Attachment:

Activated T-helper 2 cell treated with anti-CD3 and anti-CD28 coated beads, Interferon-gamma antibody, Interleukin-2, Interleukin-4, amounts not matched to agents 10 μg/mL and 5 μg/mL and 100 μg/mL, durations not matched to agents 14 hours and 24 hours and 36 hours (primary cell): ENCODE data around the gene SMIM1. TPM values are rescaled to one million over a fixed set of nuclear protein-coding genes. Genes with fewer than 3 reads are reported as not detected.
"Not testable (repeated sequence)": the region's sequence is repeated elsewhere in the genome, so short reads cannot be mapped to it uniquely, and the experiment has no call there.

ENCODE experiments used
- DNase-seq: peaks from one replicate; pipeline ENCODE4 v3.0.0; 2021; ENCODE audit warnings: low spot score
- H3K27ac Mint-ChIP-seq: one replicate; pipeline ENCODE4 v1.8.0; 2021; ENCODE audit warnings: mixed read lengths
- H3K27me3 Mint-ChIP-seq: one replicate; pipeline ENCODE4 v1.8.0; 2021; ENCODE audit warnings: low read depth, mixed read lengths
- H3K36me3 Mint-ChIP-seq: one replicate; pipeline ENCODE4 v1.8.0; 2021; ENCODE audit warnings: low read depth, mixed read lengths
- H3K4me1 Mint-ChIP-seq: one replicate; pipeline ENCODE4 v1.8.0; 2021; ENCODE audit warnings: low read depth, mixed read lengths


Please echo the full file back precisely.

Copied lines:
Activated T-helper 2 cell treated with anti-CD3 and anti-CD28 coated beads, Interferon-gamma antibody, Interleukin-2, Interleukin-4, amounts not matched to agents 10 μg/mL and 5 μg/mL and 100 μg/mL, durations not matched to agents 14 hours and 24 hours and 36 hours (primary cell): ENCODE data around the gene SMIM1. TPM values are rescaled to one million over a fixed set of nuclear protein-coding genes. Genes with fewer than 3 reads are reported as not detected.
"Not testable (repeated sequence)": the region's sequence is repeated elsewhere in the genome, so short reads cannot be mapped to it uniquely, and the experiment has no call there.

ENCODE experiments used
- DNase-seq: peaks from one replicate; pipeline ENCODE4 v3.0.0; 2021; ENCODE audit warnings: low spot score
- H3K27ac Mint-ChIP-seq: one replicate; pipeline ENCODE4 v1.8.0; 2021; ENCODE audit warnings: mixed read lengths
- H3K27me3 Mint-ChIP-seq: one replicate; pipeline ENCODE4 v1.8.0; 2021; ENCODE audit warnings: low read depth, mixed read lengths
- H3K36me3 Mint-ChIP-seq: one replicate; pipeline ENCODE4 v1.8.0; 2021; ENCODE audit warnings: low read depth, mixed read lengths
- H3K4me1 Mint-ChIP-seq: one replicate; pipeline ENCODE4 v1.8.0; 2021; ENCODE audit warnings: low read depth, mixed read lengths